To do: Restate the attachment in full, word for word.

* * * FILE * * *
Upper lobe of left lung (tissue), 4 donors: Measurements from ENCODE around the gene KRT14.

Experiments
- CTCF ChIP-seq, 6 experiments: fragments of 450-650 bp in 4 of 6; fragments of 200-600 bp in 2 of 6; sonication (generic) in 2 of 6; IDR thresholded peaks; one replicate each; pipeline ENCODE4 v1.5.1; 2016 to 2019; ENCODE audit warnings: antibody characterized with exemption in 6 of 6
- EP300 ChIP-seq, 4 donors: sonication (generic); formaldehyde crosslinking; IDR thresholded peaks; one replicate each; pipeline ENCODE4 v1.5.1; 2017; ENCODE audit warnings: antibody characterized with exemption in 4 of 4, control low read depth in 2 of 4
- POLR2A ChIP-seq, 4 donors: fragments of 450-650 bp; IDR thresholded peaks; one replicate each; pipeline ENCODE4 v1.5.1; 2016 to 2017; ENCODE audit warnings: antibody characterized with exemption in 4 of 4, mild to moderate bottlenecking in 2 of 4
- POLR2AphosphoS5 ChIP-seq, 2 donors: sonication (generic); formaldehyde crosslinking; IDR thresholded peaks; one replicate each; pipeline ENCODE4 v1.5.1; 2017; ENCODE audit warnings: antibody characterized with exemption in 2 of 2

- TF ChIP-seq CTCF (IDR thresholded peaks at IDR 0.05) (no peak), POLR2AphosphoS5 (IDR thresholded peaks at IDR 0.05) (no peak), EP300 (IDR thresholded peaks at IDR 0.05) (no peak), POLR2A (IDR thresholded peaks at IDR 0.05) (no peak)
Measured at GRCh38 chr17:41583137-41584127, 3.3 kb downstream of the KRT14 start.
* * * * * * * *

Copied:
Upper lobe of left lung (tissue), 4 donors: Measurements from ENCODE around the gene KRT14.

Experiments
- CTCF ChIP-seq, 6 experiments: fragments of 450-650 bp in 4 of 6; fragments of 200-600 bp in 2 of 6; sonication (generic) in 2 of 6; IDR thresholded peaks; one replicate each; pipeline ENCODE4 v1.5.1; 2016 to 2019; ENCODE audit warnings: antibody characterized with exemption in 6 of 6
- EP300 ChIP-seq, 4 donors: sonication (generic); formaldehyde crosslinking; IDR thresholded peaks; one replicate each; pipeline ENCODE4 v1.5.1; 2017; ENCODE audit warnings: antibody characterized with exemption in 4 of 4, control low read depth in 2 of 4
- POLR2A ChIP-seq, 4 donors: fragments of 450-650 bp; IDR thresholded peaks; one replicate each; pipeline ENCODE4 v1.5.1; 2016 to 2017; ENCODE audit warnings: antibody characterized with exemption in 4 of 4, mild to moderate bottlenecking in 2 of 4
- POLR2AphosphoS5 ChIP-seq, 2 donors: sonication (generic); formaldehyde crosslinking; IDR thresholded peaks; one replicate each; pipeline ENCODE4 v1.5.1; 2017; ENCODE audit warnings: antibody characterized with exemption in 2 of 2

- TF ChIP-seq CTCF (IDR thresholded peaks at IDR 0.05) (no peak), POLR2AphosphoS5 (IDR thresholded peaks at IDR 0.05) (no peak), EP300 (IDR thresholded peaks at IDR 0.05) (no peak), POLR2A (IDR thresholded peaks at IDR 0.05) (no peak)
Measured at GRCh38 chr17:41583137-41584127, 3.3 kb downstream of the KRT14 start.